Following his discharge from the Navy, Proenneke went to school to become a diesel mechanic. The combination of his high intelligence, adaptability, and strong work ethic turned him into a very skilled mechanic. Though quite adept at his trade, Proenneke yielded to his love of nature and moved to Oregon to work at a sheep ranch. He moved to Shuyak Island, Alaska, in 1950.

For several years, he worked as a heavy equipment operator and repairman on the Naval Air Station at Kodiak. Proenneke spent the next several years working throughout Alaska as both a salmon fisherman and diesel mechanic. He worked for the Fish and Wildlife Service at King Salmon on the Alaska Peninsula. His skills as a mechanic were well-known and sought after, and he was able to save for retirement.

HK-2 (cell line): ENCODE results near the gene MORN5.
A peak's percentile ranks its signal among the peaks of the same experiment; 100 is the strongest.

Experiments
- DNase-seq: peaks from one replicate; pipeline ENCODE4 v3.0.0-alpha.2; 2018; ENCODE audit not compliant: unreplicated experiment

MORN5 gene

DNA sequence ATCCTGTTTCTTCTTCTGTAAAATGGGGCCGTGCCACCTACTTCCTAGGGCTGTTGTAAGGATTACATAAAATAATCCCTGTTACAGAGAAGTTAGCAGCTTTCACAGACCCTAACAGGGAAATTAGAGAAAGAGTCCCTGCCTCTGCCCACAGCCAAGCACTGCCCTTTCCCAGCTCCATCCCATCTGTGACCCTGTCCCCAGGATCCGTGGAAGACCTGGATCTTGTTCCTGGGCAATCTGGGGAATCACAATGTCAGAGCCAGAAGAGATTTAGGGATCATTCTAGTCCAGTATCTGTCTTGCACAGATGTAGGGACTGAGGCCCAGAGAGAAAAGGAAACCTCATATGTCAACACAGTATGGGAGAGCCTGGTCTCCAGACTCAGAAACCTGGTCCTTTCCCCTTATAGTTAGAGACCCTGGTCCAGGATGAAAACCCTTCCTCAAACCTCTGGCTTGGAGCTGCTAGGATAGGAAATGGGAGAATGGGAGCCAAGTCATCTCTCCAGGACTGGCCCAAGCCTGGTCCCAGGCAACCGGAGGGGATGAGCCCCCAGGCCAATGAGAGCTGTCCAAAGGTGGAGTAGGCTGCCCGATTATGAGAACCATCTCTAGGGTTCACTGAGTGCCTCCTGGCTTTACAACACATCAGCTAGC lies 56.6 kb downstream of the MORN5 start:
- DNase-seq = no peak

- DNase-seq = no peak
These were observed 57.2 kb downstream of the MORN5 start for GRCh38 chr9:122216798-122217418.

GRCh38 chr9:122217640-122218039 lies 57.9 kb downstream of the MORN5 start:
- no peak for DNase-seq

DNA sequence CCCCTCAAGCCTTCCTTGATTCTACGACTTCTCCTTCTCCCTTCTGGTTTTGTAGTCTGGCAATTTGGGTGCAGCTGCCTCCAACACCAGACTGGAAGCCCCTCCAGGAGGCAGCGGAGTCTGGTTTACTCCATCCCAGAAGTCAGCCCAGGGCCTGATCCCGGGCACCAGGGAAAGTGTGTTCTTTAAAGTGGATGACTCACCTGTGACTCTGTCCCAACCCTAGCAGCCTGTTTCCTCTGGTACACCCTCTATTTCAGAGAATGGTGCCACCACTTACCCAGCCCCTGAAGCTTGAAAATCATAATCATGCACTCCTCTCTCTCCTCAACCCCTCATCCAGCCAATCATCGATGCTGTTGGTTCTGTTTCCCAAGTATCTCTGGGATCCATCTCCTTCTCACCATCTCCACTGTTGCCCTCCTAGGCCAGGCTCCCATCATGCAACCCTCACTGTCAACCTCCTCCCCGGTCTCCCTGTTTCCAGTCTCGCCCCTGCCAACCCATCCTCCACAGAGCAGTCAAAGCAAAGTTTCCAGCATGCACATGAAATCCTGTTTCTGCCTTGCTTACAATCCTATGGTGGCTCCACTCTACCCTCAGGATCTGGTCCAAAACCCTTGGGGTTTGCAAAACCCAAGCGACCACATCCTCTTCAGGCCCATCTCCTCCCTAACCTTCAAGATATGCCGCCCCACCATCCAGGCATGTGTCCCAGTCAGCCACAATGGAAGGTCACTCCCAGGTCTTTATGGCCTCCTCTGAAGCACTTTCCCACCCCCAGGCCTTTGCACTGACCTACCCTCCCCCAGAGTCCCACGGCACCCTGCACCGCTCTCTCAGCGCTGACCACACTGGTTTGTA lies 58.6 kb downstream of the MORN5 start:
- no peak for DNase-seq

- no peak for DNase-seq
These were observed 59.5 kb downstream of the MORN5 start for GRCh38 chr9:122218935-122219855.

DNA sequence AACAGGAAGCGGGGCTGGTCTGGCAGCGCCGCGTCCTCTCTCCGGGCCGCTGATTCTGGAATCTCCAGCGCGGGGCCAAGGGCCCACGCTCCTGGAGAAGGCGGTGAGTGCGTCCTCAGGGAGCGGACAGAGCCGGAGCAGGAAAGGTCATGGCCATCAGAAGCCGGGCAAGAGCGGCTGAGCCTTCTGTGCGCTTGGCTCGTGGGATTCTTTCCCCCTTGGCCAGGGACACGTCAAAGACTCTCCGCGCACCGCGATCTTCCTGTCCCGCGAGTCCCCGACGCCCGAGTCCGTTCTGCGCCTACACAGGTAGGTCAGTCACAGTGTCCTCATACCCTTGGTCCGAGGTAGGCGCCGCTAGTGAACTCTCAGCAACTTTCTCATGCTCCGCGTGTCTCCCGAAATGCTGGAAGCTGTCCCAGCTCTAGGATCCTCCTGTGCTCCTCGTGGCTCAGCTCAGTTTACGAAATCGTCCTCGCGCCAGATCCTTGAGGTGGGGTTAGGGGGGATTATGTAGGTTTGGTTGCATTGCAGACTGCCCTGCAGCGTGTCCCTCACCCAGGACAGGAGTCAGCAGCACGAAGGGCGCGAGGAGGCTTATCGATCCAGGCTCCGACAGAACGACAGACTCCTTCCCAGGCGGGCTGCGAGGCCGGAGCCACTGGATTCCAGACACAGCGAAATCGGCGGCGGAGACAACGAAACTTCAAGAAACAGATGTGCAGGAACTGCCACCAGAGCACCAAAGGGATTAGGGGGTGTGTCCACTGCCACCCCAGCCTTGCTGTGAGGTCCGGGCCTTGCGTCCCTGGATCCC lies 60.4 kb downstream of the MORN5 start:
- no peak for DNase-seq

Richard Proenneke Site
Proenneke Cabin NPS.jpg
Park Service photo of the cabin
Richard Proenneke is located in Alaska
Richard Proenneke
LocationSoutheastern end of upper Twin Lakes, Lake Clark National Park and Preserve
Nearest cityPort Alsworth, Alaska
Coordinates60°38′42″N 153°49′15″W / 60.645°N 153.82096°W / 60.645; -153.82096
Arealess than one acre
Built1967 (1967)
Built byRichard Louis "Dick" Proenneke
NRHP reference #06000241[2]
Added to NRHPMarch 8, 2007

On May 21, 1968, Proenneke arrived at his new place of retirement at Twin Lakes. Beforehand, he made arrangements to use a cabin on the upper lake of Twin Lakes owned by retired Navy Captain Spike Carrithers and his wife Hope of Kodiak (in whose care he had left his camper). This cabin was well situated on the lake and close to the site which Proenneke chose for the construction of his own cabin.